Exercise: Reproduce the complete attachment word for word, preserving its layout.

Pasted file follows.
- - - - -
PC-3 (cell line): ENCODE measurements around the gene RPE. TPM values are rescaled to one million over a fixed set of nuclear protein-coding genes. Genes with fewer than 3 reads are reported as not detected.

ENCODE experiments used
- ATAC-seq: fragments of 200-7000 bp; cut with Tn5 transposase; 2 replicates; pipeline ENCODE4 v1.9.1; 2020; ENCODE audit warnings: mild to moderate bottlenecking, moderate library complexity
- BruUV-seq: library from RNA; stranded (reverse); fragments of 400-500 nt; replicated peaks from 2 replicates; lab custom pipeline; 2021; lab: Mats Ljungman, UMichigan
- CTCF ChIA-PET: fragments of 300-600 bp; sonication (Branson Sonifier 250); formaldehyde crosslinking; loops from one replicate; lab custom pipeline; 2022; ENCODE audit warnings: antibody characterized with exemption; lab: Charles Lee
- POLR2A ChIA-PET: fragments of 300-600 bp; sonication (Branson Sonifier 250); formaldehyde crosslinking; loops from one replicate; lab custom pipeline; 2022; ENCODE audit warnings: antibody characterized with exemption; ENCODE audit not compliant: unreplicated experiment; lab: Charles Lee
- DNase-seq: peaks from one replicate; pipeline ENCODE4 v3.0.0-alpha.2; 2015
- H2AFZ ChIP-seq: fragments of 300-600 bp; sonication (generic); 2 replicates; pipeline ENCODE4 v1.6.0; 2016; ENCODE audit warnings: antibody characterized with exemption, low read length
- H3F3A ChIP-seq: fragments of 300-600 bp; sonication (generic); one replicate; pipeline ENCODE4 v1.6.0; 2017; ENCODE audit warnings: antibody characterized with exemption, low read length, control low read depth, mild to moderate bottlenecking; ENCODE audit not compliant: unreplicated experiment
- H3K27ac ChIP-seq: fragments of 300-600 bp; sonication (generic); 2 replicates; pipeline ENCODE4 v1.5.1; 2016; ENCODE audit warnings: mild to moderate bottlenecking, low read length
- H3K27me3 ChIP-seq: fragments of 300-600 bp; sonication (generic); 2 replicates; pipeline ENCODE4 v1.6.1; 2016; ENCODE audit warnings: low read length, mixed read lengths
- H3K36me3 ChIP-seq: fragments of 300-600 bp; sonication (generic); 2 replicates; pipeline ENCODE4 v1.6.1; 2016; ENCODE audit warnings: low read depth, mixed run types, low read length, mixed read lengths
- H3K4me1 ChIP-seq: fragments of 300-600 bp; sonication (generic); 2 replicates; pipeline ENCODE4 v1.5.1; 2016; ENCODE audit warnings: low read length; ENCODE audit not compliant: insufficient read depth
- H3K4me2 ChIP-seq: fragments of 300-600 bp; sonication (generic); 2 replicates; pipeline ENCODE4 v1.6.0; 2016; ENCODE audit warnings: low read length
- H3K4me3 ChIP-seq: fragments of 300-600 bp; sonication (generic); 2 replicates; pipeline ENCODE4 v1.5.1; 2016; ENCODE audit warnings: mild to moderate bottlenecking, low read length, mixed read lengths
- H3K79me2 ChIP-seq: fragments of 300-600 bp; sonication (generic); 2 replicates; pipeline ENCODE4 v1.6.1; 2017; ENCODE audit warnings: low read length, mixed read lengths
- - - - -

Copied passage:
PC-3 (cell line): ENCODE measurements around the gene RPE. TPM values are rescaled to one million over a fixed set of nuclear protein-coding genes. Genes with fewer than 3 reads are reported as not detected.

ENCODE experiments used
- ATAC-seq: fragments of 200-7000 bp; cut with Tn5 transposase; 2 replicates; pipeline ENCODE4 v1.9.1; 2020; ENCODE audit warnings: mild to moderate bottlenecking, moderate library complexity
- BruUV-seq: library from RNA; stranded (reverse); fragments of 400-500 nt; replicated peaks from 2 replicates; lab custom pipeline; 2021; lab: Mats Ljungman, UMichigan
- CTCF ChIA-PET: fragments of 300-600 bp; sonication (Branson Sonifier 250); formaldehyde crosslinking; loops from one replicate; lab custom pipeline; 2022; ENCODE audit warnings: antibody characterized with exemption; lab: Charles Lee
- POLR2A ChIA-PET: fragments of 300-600 bp; sonication (Branson Sonifier 250); formaldehyde crosslinking; loops from one replicate; lab custom pipeline; 2022; ENCODE audit warnings: antibody characterized with exemption; ENCODE audit not compliant: unreplicated experiment; lab: Charles Lee
- DNase-seq: peaks from one replicate; pipeline ENCODE4 v3.0.0-alpha.2; 2015
- H2AFZ ChIP-seq: fragments of 300-600 bp; sonication (generic); 2 replicates; pipeline ENCODE4 v1.6.0; 2016; ENCODE audit warnings: antibody characterized with exemption, low read length
- H3F3A ChIP-seq: fragments of 300-600 bp; sonication (generic); one replicate; pipeline ENCODE4 v1.6.0; 2017; ENCODE audit warnings: antibody characterized with exemption, low read length, control low read depth, mild to moderate bottlenecking; ENCODE audit not compliant: unreplicated experiment
- H3K27ac ChIP-seq: fragments of 300-600 bp; sonication (generic); 2 replicates; pipeline ENCODE4 v1.5.1; 2016; ENCODE audit warnings: mild to moderate bottlenecking, low read length
- H3K27me3 ChIP-seq: fragments of 300-600 bp; sonication (generic); 2 replicates; pipeline ENCODE4 v1.6.1; 2016; ENCODE audit warnings: low read length, mixed read lengths
- H3K36me3 ChIP-seq: fragments of 300-600 bp; sonication (generic); 2 replicates; pipeline ENCODE4 v1.6.1; 2016; ENCODE audit warnings: low read depth, mixed run types, low read length, mixed read lengths
- H3K4me1 ChIP-seq: fragments of 300-600 bp; sonication (generic); 2 replicates; pipeline ENCODE4 v1.5.1; 2016; ENCODE audit warnings: low read length; ENCODE audit not compliant: insufficient read depth
- H3K4me2 ChIP-seq: fragments of 300-600 bp; sonication (generic); 2 replicates; pipeline ENCODE4 v1.6.0; 2016; ENCODE audit warnings: low read length
- H3K4me3 ChIP-seq: fragments of 300-600 bp; sonication (generic); 2 replicates; pipeline ENCODE4 v1.5.1; 2016; ENCODE audit warnings: mild to moderate bottlenecking, low read length, mixed read lengths
- H3K79me2 ChIP-seq: fragments of 300-600 bp; sonication (generic); 2 replicates; pipeline ENCODE4 v1.6.1; 2017; ENCODE audit warnings: low read length, mixed read lengths